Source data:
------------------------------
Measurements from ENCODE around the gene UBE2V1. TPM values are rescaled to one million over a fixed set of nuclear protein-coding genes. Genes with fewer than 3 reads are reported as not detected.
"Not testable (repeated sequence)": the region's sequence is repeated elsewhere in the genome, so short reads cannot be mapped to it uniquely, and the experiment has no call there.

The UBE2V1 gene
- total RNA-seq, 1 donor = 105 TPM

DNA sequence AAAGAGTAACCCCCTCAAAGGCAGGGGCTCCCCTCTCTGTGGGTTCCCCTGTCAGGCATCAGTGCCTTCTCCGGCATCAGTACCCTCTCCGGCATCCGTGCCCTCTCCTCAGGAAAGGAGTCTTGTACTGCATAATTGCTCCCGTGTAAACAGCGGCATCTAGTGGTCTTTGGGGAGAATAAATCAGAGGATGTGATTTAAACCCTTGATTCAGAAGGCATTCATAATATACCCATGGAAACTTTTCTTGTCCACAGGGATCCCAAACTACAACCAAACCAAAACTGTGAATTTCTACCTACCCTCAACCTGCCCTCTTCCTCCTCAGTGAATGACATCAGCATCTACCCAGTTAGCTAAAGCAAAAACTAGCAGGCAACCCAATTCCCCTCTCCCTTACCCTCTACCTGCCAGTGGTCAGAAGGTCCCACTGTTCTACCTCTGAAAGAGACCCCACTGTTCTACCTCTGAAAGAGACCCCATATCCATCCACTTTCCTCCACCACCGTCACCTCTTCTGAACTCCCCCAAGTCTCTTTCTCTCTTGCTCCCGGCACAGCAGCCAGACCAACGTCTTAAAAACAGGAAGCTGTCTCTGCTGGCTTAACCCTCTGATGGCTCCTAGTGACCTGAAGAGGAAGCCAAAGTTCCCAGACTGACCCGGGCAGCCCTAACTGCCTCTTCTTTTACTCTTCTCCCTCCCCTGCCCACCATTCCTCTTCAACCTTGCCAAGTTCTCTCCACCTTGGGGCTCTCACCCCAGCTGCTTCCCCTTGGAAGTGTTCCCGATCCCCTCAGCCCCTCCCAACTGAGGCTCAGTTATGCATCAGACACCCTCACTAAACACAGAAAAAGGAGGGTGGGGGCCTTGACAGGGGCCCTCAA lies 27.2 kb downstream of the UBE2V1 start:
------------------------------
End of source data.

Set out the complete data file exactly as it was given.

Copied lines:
Measurements from ENCODE around the gene UBE2V1. TPM values are rescaled to one million over a fixed set of nuclear protein-coding genes. Genes with fewer than 3 reads are reported as not detected.
"Not testable (repeated sequence)": the region's sequence is repeated elsewhere in the genome, so short reads cannot be mapped to it uniquely, and the experiment has no call there.

The UBE2V1 gene
- total RNA-seq, 1 donor = 105 TPM

DNA sequence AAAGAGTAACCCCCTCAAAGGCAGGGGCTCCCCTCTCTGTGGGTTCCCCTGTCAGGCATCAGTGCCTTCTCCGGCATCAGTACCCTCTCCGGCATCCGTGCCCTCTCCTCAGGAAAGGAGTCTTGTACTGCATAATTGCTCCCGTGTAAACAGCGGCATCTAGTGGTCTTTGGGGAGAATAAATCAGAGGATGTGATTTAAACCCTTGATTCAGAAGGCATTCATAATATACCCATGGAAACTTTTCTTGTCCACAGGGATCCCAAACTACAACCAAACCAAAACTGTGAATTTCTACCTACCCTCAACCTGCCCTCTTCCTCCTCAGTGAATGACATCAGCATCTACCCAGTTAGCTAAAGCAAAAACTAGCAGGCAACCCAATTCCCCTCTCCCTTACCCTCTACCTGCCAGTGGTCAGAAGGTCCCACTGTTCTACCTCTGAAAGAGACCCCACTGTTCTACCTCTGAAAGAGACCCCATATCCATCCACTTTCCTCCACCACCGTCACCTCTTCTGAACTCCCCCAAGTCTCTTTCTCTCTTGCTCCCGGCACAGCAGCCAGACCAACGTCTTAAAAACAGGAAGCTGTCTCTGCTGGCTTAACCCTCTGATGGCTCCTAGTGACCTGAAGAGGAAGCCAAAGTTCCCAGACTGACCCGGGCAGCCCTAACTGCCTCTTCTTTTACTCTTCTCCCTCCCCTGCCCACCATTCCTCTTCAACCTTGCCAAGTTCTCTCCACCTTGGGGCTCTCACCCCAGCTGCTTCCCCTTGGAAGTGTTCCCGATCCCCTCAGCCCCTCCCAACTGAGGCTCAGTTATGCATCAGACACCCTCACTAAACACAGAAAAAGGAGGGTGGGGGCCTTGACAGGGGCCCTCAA lies 27.2 kb downstream of the UBE2V1 start: